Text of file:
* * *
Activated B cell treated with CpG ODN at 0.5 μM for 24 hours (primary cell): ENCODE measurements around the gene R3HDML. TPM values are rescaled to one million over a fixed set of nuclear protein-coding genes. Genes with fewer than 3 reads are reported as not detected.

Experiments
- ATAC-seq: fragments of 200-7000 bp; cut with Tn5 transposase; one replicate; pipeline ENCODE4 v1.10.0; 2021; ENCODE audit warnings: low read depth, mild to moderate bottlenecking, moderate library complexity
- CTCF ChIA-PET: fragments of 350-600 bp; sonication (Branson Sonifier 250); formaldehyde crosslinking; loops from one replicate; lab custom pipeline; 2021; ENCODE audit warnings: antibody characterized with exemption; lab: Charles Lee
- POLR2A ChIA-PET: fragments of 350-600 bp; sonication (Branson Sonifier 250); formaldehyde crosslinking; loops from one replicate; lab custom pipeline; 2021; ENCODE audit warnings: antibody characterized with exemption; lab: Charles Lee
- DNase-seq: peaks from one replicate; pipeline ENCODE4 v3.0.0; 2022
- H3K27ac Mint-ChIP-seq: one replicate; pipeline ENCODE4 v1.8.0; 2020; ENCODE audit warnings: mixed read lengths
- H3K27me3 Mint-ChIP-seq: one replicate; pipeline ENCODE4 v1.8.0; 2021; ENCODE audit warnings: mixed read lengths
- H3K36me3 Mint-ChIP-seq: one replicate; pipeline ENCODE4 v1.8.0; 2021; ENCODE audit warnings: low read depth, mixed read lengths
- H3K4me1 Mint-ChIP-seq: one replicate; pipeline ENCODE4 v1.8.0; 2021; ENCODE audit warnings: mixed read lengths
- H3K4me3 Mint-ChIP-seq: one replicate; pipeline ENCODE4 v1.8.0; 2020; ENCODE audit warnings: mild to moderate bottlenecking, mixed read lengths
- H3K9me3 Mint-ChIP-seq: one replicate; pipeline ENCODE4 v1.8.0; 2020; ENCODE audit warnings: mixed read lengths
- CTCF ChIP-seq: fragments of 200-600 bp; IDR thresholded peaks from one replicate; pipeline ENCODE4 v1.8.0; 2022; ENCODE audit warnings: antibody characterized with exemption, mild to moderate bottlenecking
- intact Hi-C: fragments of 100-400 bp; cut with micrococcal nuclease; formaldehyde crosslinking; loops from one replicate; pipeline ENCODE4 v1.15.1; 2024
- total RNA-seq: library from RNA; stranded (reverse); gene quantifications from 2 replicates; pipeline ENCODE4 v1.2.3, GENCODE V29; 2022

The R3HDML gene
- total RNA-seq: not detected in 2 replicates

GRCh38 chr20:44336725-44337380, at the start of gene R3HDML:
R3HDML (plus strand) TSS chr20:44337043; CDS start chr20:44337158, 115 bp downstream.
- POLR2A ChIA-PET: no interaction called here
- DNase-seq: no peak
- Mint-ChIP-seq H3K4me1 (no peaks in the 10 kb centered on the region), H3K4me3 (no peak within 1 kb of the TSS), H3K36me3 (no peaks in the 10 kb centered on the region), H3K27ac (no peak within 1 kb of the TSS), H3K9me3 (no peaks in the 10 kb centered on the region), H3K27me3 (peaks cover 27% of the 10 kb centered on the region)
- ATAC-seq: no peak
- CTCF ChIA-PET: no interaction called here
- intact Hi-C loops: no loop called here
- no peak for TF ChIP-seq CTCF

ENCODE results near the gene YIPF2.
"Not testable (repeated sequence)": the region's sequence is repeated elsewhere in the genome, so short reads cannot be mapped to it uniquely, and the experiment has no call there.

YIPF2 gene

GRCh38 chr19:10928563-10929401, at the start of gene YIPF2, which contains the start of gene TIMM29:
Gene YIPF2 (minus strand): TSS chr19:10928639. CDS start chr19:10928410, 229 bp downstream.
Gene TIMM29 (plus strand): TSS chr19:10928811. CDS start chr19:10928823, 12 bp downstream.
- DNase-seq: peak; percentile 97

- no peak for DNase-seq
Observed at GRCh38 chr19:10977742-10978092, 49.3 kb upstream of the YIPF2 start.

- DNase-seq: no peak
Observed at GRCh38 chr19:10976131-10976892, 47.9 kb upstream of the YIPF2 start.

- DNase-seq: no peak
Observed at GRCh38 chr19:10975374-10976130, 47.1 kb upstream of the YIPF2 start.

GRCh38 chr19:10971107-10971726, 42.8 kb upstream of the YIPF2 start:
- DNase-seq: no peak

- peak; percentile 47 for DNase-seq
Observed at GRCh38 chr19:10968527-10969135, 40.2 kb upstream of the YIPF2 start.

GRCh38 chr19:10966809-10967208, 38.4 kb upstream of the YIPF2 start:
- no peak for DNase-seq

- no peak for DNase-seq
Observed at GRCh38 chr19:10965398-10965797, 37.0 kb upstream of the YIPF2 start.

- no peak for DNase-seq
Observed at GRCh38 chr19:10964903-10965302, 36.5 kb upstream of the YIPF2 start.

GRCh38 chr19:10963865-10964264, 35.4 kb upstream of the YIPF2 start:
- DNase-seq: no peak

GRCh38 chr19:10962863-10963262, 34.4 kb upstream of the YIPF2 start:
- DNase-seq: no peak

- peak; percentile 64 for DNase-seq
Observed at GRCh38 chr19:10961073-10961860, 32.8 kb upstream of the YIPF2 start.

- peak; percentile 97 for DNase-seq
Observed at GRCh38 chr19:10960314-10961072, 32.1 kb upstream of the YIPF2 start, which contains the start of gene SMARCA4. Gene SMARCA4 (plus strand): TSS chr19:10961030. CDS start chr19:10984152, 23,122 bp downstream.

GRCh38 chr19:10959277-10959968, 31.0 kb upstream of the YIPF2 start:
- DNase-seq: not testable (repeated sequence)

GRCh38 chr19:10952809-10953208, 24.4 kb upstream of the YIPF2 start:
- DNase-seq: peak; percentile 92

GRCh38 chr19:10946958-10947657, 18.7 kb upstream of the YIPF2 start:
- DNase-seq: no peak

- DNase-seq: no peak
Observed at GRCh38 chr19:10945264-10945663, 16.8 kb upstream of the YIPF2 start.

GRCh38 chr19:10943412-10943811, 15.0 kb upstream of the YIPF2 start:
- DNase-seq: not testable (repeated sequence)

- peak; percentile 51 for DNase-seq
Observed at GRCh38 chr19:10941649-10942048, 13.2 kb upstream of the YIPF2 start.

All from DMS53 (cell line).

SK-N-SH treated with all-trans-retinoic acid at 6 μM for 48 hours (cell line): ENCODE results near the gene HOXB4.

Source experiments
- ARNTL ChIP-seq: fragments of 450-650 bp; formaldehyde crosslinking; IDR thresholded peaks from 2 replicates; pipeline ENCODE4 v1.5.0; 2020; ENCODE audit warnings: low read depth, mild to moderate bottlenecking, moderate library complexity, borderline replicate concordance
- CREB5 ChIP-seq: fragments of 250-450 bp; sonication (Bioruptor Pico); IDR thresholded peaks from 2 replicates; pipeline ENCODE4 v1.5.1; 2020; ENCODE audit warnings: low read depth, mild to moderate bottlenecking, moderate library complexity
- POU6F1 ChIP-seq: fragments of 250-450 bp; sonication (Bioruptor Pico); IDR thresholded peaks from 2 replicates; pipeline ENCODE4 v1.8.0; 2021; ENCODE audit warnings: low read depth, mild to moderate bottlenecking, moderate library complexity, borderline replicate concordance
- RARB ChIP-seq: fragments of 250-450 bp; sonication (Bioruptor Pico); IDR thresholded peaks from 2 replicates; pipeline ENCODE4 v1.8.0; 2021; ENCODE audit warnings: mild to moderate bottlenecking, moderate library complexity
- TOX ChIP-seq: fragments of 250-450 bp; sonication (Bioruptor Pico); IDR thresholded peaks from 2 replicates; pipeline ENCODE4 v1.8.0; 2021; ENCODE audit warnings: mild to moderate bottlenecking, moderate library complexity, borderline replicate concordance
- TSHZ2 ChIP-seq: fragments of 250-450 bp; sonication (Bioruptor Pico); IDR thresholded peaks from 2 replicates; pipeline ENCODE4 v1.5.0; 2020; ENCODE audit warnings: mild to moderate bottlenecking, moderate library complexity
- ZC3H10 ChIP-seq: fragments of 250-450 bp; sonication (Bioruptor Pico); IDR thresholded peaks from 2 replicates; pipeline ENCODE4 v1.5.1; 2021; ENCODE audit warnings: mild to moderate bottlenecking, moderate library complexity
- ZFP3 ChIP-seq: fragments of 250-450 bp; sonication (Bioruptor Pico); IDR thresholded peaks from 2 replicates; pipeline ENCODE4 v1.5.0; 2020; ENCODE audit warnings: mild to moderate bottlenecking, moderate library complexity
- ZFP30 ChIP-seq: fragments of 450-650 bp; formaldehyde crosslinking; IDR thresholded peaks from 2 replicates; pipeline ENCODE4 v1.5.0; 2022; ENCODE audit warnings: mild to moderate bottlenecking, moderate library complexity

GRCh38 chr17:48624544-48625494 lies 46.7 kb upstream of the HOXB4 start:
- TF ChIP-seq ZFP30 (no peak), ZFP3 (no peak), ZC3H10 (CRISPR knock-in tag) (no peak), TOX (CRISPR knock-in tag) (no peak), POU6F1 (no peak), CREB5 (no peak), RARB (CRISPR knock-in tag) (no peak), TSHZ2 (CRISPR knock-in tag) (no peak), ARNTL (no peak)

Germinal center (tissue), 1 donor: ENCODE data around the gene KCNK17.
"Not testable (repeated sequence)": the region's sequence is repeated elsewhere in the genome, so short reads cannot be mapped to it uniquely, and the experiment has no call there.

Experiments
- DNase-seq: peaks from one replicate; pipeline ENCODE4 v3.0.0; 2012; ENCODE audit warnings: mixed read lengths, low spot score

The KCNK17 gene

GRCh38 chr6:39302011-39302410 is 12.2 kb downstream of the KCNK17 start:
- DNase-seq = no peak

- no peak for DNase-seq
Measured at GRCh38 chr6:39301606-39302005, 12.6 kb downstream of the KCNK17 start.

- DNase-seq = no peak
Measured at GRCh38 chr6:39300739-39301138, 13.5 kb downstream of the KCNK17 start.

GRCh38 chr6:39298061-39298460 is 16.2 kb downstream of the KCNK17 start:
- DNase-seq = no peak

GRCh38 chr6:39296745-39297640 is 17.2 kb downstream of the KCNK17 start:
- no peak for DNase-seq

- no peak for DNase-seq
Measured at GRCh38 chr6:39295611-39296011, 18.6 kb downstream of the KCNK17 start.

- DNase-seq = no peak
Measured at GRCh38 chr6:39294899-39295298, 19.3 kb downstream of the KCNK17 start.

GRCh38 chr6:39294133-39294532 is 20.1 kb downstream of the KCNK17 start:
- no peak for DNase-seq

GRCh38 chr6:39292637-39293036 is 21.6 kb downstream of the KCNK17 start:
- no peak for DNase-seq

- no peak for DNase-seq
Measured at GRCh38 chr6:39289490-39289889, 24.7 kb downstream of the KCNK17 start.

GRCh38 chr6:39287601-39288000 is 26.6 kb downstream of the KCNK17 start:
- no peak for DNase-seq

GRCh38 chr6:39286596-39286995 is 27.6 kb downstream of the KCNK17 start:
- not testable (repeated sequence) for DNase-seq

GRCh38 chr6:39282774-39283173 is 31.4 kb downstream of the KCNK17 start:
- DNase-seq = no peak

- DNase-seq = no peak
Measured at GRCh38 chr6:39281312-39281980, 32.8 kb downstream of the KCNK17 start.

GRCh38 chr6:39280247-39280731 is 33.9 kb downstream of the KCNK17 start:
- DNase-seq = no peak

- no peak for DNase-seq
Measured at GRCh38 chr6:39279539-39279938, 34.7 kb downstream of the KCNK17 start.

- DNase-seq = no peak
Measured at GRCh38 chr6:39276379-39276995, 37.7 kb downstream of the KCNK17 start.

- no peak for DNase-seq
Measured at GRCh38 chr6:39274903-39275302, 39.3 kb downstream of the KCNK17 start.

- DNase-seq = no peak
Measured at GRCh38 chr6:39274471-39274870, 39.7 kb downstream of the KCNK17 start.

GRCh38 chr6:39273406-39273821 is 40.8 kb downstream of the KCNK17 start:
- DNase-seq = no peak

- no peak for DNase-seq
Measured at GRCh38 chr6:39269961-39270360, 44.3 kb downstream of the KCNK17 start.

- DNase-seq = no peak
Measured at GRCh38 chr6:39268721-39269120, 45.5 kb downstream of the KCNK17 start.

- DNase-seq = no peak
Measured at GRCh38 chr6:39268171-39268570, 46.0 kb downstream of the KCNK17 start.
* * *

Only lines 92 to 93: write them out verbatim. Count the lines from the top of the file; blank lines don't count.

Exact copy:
Measured at GRCh38 chr6:39301606-39302005, 12.6 kb downstream of the KCNK17 start.

- DNase-seq = no peak